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Hundreds of people gather outside the U.S. Supreme Court to rally in support of the Deferred Action on Childhood Arrivals program. Photo: Chip Somodevilla/Getty Images

Supreme Court justices appeared divided on Tuesday over whether the Trump administration properly rescinded the Deferred Action for Childhood Arrivals program, an Obama-era policy that allows unauthorized immigrants brought to the U.S. as children to remain and work in the country.

The big picture: Liberal justices questioned whether the administration clearly explained why it ended DACA — beyond claiming it to be illegal — and the impact of ending it. Conservative justices seemed skeptical about whether the courts have the authority to review the decision at all.

Why it matters: This is just the beginning. A decision is expected by the end of June, and it will affect hundreds of thousands of lives, American businesses and communities.

  • Meanwhile outside the courtroom, hundreds of protestors marched and chanted, "Home is here," holding signs that called for the protection of "Dreamers."

Inside, conservative justices questioned the challengers on why the Trump administration's decision to end DACA fell under judicial review.

  • Even if the court were to decide that the Trump administration ended DACA by wrongfully citing its illegality and by failing to adequately consider the broad consequences, Chief Justice John Roberts asked the challengers how much more reasoning and analysis the government would need to add.
  • And what would be the point in delaying the end of the program, justices asked, if the Trump administration can simply reword its rescission of DACA and go through with it anyway.

Liberal judges stressed the significant impact that ending DACA would have on individuals, businesses and communities. They questioned whether the government adequately accounted for the factors in its decision, as required, and took clear responsibility for the potential impacts.

And where is the political decision made clearly? That this is not about the law; this is about our choice to destroy lives.
— Justice Sonia Sotomayor to Solicitor General Noel Francisco
  • Justice Ruth Bader Ginsberg was the first to question U.S. Solicitor General Noel Francisco, asking how the administration can say it is within agencies' discretion to end DACA — and that the courts cannot interfere — while also claiming the program was ended because it was found to be illegal.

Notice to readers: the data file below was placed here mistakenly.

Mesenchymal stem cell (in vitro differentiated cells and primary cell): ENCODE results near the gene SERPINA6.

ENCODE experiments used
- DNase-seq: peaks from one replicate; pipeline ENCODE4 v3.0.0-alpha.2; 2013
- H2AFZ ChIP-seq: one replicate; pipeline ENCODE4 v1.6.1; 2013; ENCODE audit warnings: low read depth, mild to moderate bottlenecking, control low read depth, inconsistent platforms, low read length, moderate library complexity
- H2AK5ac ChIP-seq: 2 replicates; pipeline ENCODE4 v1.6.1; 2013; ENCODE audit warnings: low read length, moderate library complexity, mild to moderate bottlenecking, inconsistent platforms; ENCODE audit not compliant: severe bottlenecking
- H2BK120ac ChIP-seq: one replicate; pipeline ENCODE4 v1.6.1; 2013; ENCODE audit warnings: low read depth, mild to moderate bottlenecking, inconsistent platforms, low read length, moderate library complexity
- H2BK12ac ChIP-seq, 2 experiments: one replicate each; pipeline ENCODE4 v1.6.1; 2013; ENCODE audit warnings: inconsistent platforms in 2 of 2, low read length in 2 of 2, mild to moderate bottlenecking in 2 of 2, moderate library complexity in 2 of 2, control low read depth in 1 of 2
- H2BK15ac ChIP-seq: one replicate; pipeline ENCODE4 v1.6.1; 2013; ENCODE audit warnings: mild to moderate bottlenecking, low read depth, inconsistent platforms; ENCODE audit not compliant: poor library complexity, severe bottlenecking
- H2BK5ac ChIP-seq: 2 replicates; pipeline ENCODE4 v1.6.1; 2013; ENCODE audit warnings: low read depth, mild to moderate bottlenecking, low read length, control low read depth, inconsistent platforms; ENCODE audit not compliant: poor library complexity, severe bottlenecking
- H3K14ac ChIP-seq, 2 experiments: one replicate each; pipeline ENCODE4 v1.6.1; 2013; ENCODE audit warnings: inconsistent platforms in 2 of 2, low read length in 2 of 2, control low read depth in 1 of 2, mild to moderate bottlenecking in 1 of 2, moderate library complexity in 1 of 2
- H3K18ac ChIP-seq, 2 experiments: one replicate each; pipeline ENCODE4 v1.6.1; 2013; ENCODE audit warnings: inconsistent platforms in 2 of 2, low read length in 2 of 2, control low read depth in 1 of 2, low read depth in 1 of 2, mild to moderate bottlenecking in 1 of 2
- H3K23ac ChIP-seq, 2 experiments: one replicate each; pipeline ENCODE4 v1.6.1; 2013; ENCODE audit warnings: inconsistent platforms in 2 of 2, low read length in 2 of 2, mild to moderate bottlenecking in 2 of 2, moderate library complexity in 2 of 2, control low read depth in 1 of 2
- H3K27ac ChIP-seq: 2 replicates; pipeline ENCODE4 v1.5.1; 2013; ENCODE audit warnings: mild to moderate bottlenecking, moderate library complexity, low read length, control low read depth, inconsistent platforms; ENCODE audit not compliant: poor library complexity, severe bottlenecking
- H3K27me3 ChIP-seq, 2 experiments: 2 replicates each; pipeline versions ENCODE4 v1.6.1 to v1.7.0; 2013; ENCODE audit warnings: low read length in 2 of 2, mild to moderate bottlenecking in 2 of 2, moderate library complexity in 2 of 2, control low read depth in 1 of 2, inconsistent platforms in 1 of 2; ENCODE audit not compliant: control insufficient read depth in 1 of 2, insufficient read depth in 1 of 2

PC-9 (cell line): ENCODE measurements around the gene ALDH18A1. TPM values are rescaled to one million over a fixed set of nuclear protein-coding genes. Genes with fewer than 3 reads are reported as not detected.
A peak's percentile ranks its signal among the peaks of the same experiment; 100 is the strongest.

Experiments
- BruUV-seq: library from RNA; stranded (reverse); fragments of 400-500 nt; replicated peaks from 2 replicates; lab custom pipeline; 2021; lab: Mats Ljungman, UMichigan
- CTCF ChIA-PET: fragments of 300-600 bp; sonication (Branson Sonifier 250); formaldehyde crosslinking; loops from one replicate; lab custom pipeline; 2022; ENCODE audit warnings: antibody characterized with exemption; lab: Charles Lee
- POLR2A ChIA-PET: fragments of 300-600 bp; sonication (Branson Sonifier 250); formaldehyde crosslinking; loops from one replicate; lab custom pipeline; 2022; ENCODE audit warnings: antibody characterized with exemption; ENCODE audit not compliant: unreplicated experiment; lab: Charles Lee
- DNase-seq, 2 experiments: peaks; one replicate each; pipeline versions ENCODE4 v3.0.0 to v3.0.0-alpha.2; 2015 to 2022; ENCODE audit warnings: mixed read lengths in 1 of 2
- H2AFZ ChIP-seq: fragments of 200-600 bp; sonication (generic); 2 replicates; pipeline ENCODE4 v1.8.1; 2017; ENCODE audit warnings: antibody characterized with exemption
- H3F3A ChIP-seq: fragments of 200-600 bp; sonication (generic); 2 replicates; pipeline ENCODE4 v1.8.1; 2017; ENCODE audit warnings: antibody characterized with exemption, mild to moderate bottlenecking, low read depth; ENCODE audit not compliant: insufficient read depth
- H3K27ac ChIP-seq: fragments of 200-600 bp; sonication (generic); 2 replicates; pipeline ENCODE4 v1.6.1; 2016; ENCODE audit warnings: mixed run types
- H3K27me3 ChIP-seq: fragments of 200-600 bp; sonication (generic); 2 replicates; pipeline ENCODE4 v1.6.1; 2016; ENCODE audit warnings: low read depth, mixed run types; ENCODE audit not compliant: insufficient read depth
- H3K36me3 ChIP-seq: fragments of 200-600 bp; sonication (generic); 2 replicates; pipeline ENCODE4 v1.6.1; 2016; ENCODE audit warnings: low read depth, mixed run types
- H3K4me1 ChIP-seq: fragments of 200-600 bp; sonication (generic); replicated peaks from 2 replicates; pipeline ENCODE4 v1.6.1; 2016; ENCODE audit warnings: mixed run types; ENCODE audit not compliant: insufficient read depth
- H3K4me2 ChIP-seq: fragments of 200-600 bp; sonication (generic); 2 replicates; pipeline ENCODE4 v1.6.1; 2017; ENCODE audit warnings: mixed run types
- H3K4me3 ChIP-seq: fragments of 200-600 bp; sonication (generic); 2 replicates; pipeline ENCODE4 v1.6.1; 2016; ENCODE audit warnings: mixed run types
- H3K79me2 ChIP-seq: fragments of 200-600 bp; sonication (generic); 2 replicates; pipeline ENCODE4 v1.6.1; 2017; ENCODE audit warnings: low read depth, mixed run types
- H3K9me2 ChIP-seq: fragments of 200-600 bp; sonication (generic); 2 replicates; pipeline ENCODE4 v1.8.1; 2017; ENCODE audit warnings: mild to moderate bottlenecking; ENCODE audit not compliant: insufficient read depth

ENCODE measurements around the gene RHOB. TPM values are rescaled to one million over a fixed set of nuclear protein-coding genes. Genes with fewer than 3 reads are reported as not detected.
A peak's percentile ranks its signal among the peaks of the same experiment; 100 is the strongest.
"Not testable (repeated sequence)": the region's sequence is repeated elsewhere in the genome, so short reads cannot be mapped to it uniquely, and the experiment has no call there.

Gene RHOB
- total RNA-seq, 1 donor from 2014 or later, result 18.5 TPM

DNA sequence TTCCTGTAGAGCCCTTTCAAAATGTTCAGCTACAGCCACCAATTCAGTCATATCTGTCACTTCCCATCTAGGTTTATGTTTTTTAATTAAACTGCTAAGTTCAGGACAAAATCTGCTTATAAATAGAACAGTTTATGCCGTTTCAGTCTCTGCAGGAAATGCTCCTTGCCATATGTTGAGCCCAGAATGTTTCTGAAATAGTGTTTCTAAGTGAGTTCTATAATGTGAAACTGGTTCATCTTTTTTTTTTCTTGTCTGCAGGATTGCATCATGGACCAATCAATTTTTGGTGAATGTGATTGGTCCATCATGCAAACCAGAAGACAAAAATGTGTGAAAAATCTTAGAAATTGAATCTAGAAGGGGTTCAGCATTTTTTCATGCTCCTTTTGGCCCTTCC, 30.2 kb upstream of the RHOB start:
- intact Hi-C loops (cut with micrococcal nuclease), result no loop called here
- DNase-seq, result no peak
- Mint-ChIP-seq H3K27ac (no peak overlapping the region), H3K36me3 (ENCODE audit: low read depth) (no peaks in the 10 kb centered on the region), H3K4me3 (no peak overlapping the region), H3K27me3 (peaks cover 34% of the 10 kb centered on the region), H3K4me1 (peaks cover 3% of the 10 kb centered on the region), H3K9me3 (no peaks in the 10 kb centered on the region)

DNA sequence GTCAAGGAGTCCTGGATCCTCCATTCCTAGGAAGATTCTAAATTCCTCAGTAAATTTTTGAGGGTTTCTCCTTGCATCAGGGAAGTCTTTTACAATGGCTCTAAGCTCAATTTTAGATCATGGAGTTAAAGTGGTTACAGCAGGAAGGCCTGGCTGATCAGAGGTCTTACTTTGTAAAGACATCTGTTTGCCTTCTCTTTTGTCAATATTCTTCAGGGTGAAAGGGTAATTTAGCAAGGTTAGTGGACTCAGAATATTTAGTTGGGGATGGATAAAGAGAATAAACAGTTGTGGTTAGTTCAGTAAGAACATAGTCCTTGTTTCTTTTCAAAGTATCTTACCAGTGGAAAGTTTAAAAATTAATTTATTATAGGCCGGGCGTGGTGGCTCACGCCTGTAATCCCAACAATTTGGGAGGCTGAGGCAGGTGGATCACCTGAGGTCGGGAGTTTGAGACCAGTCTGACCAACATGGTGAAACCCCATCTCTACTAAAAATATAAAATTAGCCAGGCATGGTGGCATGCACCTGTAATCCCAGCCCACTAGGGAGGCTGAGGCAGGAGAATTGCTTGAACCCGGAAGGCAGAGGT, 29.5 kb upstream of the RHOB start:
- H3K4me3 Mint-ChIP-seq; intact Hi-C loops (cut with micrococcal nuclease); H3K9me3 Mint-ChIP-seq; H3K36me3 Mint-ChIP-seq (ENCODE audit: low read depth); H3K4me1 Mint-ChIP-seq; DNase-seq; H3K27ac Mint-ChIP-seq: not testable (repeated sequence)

What to watch: The Justice Department made clear they don't want the Supreme Court to rule on the legality of the DACA program, but instead on whether the administration followed the legally required steps and whether courts have the authority to intervene at all.

Between the lines: Supreme Court beat reporters from the New York Times and NBC News assess that based on their questions, the five conservative justices seem inclined to rule in favor of the Trump administration.

Go deeper: What's at stake as DACA reaches the Supreme Court

Go deeper

Lawmakers call for Israel-Hamas ceasefire amid aerial bombardments

Combination images of Republican Sen. Todd Young and Democratic Sen. Chris Murphy. Photo: Michael Reynolds-Pool/Getty Images/Greg Nash-Pool/Getty Images

Sen. Todd Young (R-Ind.) and 28 Senate Democrats on Sunday called for a ceasefire between Israel and Hamas as fighting continued into the night.

Driving the news: Young, a ranking member of the U.S. Senate Foreign Relations Subcommittee on Near East, South Asia, Central Asia and Counterterrorism, joined panel Chair Chris Murphy (D-Conn.) in a bipartisan statement saying: "Israel has the right to defend itself from Hamas' rocket attacks, in a manner proportionate with the threat its citizens are facing.

Bill Gates faces scrutiny over relationship with Microsoft employee, Epstein ties

Photo: Alessandro Di Ciommo/NurPhoto via Getty Images

Representatives for Bill Gates pushed back on claims Sunday that he left Microsoft's board because of an earlier sexual relationship and against two other reports detailing more extensive ties with Jeffrey Epstein than had previously been reported.

Driving the news: Microsoft said in an emailed statement to Axios that it "received a concern" in 2019 that its co-founder "sought to initiate an intimate relationship with a company employee in the year 2000," but denied a Wall Street Journal report that its board members thought Gates should resign over the matter.

AT&T in talks with Discovery to combine media assets

Illustration: Annelise Capossela/Axios

AT&T is in talks with media giant Discovery about merging its media assets, like CNN, TBS and TNT, according to two sources familiar with the discussions.

Why it matters: A potential merger could allow AT&T and Discovery to better compete with entertainment giants like Disney and Netflix in the video streaming wars.